The terrible twos are utterly brutal.

Just when you thought your child was entering those golden years when your family life would look like something from an Enid Blyton book illustration, your kid whacks you in the face then spends an hour screaming because of their socks.

The newborn days are hard, I really don’t want to downplay that at all, but the trouble with the terrible twos is that you are now expected to get up and be an adult every single day. 

During the newborn days there’s a good excuse to just spend all day in your PJs after a nightmare night. Now you’re expected to go to work, keep the house in order and brave going out in public with a child who behaves like they’re on acid.

My youngest is in the grip of this stage and I am on the verge of losing it on a daily basis. She cries in public, thrashes in my arms when I try to carry her away, throws herself to the ground and kicks out her legs, and screeches “no” at a volume and pitch that hurt my ears.

If you are wondering that your child is at this stage, or worried whether your kid is normal, read on for the terrible truths about the terrible twos.

1. It starts earlier than age two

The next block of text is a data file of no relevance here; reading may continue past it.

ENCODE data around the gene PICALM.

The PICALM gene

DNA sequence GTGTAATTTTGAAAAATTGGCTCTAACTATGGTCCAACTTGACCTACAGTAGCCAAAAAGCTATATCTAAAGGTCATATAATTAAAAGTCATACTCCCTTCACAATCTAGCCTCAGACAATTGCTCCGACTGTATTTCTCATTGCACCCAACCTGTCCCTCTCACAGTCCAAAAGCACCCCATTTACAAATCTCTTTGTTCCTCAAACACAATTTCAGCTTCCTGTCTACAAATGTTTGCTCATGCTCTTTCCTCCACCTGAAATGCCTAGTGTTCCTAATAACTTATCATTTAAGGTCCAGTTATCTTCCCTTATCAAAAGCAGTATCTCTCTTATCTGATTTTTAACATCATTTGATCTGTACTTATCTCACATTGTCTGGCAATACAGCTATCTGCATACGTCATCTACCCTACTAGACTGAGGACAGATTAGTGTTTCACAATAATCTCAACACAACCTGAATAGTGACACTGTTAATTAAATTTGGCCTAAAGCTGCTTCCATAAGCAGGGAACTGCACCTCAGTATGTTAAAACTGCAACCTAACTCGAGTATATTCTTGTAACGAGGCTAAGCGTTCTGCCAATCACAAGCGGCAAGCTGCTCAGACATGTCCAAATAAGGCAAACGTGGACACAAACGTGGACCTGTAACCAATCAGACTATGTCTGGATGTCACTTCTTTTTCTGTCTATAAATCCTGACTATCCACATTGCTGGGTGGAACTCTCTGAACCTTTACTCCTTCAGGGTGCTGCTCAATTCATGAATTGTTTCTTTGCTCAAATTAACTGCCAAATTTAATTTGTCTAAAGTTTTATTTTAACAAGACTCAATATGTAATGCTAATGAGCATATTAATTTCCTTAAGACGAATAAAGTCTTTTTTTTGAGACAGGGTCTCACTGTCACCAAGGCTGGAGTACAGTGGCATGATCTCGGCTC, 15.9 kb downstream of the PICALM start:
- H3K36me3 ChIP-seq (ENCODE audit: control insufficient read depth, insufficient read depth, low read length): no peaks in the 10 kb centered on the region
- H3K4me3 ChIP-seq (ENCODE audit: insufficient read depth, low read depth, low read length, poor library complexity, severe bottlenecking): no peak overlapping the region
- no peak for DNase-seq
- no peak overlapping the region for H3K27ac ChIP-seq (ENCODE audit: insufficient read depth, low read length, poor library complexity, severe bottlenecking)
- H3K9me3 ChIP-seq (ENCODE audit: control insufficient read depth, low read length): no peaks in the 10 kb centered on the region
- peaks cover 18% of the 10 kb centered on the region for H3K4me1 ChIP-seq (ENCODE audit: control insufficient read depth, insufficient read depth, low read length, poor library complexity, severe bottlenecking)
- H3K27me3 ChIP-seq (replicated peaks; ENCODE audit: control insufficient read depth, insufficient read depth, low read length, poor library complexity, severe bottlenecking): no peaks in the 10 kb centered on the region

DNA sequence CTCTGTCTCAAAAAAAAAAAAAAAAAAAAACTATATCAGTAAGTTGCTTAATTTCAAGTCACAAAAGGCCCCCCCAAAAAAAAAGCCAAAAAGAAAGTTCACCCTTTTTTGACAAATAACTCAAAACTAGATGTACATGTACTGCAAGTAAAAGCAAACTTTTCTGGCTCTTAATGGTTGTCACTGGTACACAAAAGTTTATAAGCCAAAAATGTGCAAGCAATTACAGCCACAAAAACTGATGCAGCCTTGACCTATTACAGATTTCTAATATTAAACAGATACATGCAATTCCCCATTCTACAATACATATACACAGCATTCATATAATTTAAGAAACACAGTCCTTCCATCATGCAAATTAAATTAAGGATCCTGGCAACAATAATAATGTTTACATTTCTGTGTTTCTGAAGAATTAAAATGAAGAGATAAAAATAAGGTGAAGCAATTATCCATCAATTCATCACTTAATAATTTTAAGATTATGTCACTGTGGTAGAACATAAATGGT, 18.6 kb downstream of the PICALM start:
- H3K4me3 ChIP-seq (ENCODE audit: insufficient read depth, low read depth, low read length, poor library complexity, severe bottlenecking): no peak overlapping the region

I would like to report whoever named them the “terrible twos” to the Advertising Standards Agency, because it’s the most misleading term ever.

The terrible twos started way before my girls’ second birthdays. In fact my youngest isn’t even two yet and she’s been driving us up the wall for the last six months.

If your kid is displaying the behaviour as described above at age one onwards, then I’m afraid it’s the terrible twos. Maybe we need to rename it? Something catchy like, “the terrible fucking nightmare that seems to never end”.

2. Going out is like playing Russian roulette

Will they behave, or will they kick off within two minutes? You never can tell and that is the scariest bit about having a child in the terrible twos.

Even going out the supermarket to pick up milk can turn into an ordeal that leaves you reaching for the sauvignon when you get home. 

Meeting people for a meal out is the riskiest business of all. There’s nothing enjoyable about shovelling food in your mouth as quickly as possible while your child demands to be picked up and then immediately put down again all while screaming the place down.

3. It pushes your patience to the limit

Do you remember that time before you had kids when you swore you would never be “that mum” screaming at her kids in the supermarket car park? Yeah, me too. What a joke that was!

4. Attempting to reason with them is futile

Kids learn a lot of new words between the age of one and two. However the trouble is that while they may understand what you are saying, that doesn’t mean they are inclined to do what you ask.

Asking a toddler to “please be good” while out is utter madness. Your best bet is bribery, however this only gives five minutes of respite so don’t use up all of your bribes in one go. 

5. Other people can be dicks about it